Time for universal pre-K in New Mexico
This is a big year for New Mexico. The new governor has promised a “moonshot” for education, and public schools are ready for it.
We are hopeful that part of that moonshot includes pre-kindergarten. The governor is calling for universal pre-K, and we stand in support and are ready to open up our public pre-K programs even more to serve our youngest learners.
The benefits of pre-K are indisputable. Pre-K is a sure bet. Study after study — both in New Mexico and nationally — has shown that children who attend high-quality, full-day pre-K read earlier, are better prepared for kindergarten and elementary school, and are more likely to graduate. And that means lower poverty rates, fewer crimes, a more skilled workforce and a stronger economy for the state. In a nutshell, pre-K benefits children, families and the state.
But today, there are more than 14,000 New Mexico children who are eligible for pre-K but lack access. The incremental funding that the state has provided has been critical, helping to create the more than 5,000 high-quality pre-K seats in New Mexico’s public schools. Now it’s time to expand pre-K to ensure that every 4-year-old can have access if they want it. We need a stable plan for expansion and growth of pre-K so that all New Mexico public schools can provide pre-K in their communities.
The Moriarty-Edgewood School District was a plaintiff in the recent lawsuit that sought to ensure all children had equal access to education. Just before the winter holiday, Judge Sarah Singleton issued her findings of fact and conclusions regarding final judgment on the Martinez/Yazzie education lawsuit against the state of New Mexico. She found that the current discretionary funding method for public school pre-K leaves thousands of students without it.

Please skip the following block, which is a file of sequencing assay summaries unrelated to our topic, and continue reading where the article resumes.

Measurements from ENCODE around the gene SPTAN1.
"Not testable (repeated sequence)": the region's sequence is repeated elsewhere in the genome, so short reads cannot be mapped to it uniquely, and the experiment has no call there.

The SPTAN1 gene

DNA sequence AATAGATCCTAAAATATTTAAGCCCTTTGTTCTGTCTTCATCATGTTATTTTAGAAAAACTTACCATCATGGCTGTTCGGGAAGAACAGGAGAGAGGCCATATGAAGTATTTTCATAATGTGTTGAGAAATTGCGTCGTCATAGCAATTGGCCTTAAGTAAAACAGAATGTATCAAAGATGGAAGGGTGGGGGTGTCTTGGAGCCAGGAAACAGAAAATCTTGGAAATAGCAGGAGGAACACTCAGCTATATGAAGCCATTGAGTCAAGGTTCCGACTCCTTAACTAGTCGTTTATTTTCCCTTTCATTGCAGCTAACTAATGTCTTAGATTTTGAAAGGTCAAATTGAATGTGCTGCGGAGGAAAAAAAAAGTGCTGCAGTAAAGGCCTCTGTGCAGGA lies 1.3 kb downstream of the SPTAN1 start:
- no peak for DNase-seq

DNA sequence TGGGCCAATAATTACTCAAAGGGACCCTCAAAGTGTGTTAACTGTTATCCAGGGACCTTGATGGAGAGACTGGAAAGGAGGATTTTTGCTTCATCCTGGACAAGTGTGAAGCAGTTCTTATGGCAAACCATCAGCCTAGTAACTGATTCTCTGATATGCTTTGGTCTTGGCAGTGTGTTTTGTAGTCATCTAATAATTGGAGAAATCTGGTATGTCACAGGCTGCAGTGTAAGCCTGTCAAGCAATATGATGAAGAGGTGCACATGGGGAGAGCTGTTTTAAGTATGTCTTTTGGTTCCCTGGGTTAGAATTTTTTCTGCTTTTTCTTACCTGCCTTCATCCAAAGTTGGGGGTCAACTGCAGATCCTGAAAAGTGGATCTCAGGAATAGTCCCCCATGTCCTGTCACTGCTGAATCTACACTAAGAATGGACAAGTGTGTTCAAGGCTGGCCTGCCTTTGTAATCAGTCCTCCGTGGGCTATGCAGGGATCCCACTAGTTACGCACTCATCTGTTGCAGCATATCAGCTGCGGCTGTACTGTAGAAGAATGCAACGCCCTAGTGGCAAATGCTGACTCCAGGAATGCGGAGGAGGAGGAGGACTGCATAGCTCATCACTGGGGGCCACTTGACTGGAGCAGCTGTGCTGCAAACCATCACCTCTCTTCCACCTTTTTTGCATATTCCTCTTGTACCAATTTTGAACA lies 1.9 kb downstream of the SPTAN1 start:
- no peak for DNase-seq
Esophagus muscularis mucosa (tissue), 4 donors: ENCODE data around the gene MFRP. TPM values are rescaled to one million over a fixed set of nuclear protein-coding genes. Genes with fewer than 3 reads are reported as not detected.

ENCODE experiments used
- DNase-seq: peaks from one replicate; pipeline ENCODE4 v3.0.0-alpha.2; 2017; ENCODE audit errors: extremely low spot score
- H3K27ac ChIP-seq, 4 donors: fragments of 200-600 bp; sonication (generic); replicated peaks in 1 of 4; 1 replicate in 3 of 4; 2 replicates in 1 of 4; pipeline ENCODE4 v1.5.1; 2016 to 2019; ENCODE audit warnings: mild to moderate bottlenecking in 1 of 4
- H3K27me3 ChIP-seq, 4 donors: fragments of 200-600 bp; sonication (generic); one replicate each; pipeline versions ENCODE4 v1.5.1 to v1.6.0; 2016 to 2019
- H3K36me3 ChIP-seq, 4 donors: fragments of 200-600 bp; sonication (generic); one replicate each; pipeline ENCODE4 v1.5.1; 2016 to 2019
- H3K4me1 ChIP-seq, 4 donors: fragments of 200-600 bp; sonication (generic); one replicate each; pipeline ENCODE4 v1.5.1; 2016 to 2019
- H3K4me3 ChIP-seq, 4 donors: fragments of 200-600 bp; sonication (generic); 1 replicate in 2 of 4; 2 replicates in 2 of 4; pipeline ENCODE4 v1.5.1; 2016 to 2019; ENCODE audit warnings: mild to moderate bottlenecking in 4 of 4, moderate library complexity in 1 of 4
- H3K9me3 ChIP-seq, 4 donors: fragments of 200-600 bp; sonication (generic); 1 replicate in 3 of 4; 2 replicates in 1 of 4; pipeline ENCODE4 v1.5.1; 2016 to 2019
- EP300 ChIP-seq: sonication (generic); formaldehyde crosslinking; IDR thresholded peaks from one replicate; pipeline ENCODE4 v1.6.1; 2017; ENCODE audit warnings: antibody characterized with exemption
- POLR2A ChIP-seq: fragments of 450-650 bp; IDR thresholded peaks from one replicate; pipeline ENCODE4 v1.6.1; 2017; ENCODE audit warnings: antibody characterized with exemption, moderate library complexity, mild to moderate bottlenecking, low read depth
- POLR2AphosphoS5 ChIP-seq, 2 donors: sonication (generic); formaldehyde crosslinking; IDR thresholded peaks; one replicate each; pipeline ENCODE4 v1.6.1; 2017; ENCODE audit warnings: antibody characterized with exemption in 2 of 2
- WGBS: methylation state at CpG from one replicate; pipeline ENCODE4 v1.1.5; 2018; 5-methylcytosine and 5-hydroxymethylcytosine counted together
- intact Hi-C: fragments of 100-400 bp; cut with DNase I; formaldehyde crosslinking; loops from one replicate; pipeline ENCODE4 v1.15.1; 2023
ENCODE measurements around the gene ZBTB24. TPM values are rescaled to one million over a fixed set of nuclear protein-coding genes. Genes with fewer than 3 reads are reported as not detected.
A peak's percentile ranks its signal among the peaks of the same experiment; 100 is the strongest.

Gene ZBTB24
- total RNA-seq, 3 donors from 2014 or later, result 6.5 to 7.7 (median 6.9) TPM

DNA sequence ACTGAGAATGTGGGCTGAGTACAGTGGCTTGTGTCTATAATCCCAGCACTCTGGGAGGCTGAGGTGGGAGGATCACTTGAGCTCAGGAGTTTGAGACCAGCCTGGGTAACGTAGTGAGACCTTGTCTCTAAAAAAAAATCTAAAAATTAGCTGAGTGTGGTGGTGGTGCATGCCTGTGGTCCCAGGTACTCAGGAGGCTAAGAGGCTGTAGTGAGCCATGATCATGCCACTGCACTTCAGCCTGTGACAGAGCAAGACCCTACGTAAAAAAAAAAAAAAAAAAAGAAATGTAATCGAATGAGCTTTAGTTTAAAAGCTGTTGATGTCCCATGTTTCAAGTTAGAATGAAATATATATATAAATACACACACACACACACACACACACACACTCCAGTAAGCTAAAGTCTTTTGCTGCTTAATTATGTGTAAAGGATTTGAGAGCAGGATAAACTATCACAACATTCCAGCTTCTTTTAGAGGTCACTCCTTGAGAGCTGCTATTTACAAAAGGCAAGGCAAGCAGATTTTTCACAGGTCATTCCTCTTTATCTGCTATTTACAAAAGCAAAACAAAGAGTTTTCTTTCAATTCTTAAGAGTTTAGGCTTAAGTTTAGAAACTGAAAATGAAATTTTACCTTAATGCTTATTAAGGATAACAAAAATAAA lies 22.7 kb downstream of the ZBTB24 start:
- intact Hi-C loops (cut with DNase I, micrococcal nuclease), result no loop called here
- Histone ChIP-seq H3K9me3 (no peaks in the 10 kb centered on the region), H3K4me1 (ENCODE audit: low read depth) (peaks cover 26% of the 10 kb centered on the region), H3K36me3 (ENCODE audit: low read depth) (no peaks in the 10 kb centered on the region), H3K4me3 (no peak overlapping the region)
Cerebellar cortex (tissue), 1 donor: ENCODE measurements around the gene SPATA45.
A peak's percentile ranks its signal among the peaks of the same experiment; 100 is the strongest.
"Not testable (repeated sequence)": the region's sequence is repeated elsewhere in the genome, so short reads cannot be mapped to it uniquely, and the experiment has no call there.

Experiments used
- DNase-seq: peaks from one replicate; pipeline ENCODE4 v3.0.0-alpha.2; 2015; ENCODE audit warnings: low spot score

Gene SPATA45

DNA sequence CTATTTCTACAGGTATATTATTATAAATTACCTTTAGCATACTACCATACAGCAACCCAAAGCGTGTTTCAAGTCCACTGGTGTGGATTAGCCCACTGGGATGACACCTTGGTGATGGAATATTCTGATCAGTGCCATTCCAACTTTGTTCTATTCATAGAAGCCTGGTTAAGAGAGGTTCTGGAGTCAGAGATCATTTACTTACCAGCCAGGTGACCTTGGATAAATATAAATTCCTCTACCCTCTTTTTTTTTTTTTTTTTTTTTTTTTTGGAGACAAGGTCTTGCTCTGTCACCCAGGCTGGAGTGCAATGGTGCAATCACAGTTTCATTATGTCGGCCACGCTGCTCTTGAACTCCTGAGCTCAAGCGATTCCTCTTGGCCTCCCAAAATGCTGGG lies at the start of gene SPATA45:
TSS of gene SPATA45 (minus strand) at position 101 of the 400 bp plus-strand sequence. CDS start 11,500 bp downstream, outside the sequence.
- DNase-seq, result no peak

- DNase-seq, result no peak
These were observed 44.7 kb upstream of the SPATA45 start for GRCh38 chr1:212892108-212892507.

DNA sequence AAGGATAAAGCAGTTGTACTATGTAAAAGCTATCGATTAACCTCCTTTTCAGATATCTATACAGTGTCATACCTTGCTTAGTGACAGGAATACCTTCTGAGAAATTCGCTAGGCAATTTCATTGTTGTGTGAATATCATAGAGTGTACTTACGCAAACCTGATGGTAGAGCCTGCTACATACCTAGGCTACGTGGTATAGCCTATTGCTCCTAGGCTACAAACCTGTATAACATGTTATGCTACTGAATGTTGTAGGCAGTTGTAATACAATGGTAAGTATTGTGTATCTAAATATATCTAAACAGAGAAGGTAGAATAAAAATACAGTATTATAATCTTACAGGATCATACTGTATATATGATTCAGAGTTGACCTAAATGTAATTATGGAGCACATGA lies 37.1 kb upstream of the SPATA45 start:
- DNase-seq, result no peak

But the State Equalization Guarantee, known as the school funding formula, is an exemplary method of funding because it seeks to “provide each student equal access to programs and services appropriate to his or her educational needs regardless of geographic location or local economic conditions.”
That’s why I’m supporting Senate Bill 298. It’s a bill to create universal, high-quality pre-K for 4-year-olds through the public schools and fund it through the State Equalization Guarantee. This proposal ensures there will be space for every 4-year-old who wants it, and the funding for pre-K will be part of the structure of how public schools are funded. That means that more school districts will provide pre-K, ensuring that more children have access.
SB 298 also maintains the 50/50 split with private providers by dramatically expanding pre-K for 3-year-olds through the existing private provider network. Private providers are our partners, and we’re glad to have meaningful local collaborations to serve our youngest learners.
Here’s what won’t work — simply creating a new early education department to coordinate funds and study the problem. It’s time for real action. A new department can work, but alone it does not create more pre-K. We’ve studied the problem diligently already — the state’s Legislative Finance Committee has shown that high-quality pre-K works, year after year.
It’s time to create seats and access to pre-K for everyone in every corner of the state and fund it in a way that will satisfy Judge Singleton’s findings — through the public school funding formula.
Gov. Michelle Lujan Grisham was a passionate advocate for universal, public-school pre-K during her campaign. New Mexico is ready to join the 11 other states that fund pre-K through the funding formula to ensure stable funding, predictable growth and equitable access. The moonshot begins with our youngest learners. By making sure every child has access to high-quality pre-K, the moon is within reach.
Teresa Salazar is the superintendent for the Moriarty-Edgewood Public School District.